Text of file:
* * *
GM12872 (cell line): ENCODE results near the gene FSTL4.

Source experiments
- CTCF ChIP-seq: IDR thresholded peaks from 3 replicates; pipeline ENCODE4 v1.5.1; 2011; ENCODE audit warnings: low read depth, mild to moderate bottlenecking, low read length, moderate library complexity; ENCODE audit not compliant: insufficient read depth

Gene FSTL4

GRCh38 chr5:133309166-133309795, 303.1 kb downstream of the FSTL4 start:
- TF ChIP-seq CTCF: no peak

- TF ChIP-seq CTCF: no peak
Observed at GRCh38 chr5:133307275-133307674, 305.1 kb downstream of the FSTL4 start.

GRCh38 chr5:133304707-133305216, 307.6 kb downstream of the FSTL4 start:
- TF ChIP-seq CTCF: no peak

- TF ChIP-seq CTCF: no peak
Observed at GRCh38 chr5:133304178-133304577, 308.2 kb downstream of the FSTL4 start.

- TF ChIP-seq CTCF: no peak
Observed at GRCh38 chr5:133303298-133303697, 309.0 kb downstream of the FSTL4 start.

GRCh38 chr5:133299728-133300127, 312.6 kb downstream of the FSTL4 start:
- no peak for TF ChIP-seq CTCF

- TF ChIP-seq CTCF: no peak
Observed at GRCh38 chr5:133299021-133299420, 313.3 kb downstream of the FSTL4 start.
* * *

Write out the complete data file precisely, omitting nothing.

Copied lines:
GM12872 (cell line): ENCODE results near the gene FSTL4.

Source experiments
- CTCF ChIP-seq: IDR thresholded peaks from 3 replicates; pipeline ENCODE4 v1.5.1; 2011; ENCODE audit warnings: low read depth, mild to moderate bottlenecking, low read length, moderate library complexity; ENCODE audit not compliant: insufficient read depth

Gene FSTL4

GRCh38 chr5:133309166-133309795, 303.1 kb downstream of the FSTL4 start:
- TF ChIP-seq CTCF: no peak

- TF ChIP-seq CTCF: no peak
Observed at GRCh38 chr5:133307275-133307674, 305.1 kb downstream of the FSTL4 start.

GRCh38 chr5:133304707-133305216, 307.6 kb downstream of the FSTL4 start:
- TF ChIP-seq CTCF: no peak

- TF ChIP-seq CTCF: no peak
Observed at GRCh38 chr5:133304178-133304577, 308.2 kb downstream of the FSTL4 start.

- TF ChIP-seq CTCF: no peak
Observed at GRCh38 chr5:133303298-133303697, 309.0 kb downstream of the FSTL4 start.

GRCh38 chr5:133299728-133300127, 312.6 kb downstream of the FSTL4 start:
- no peak for TF ChIP-seq CTCF

- TF ChIP-seq CTCF: no peak
Observed at GRCh38 chr5:133299021-133299420, 313.3 kb downstream of the FSTL4 start.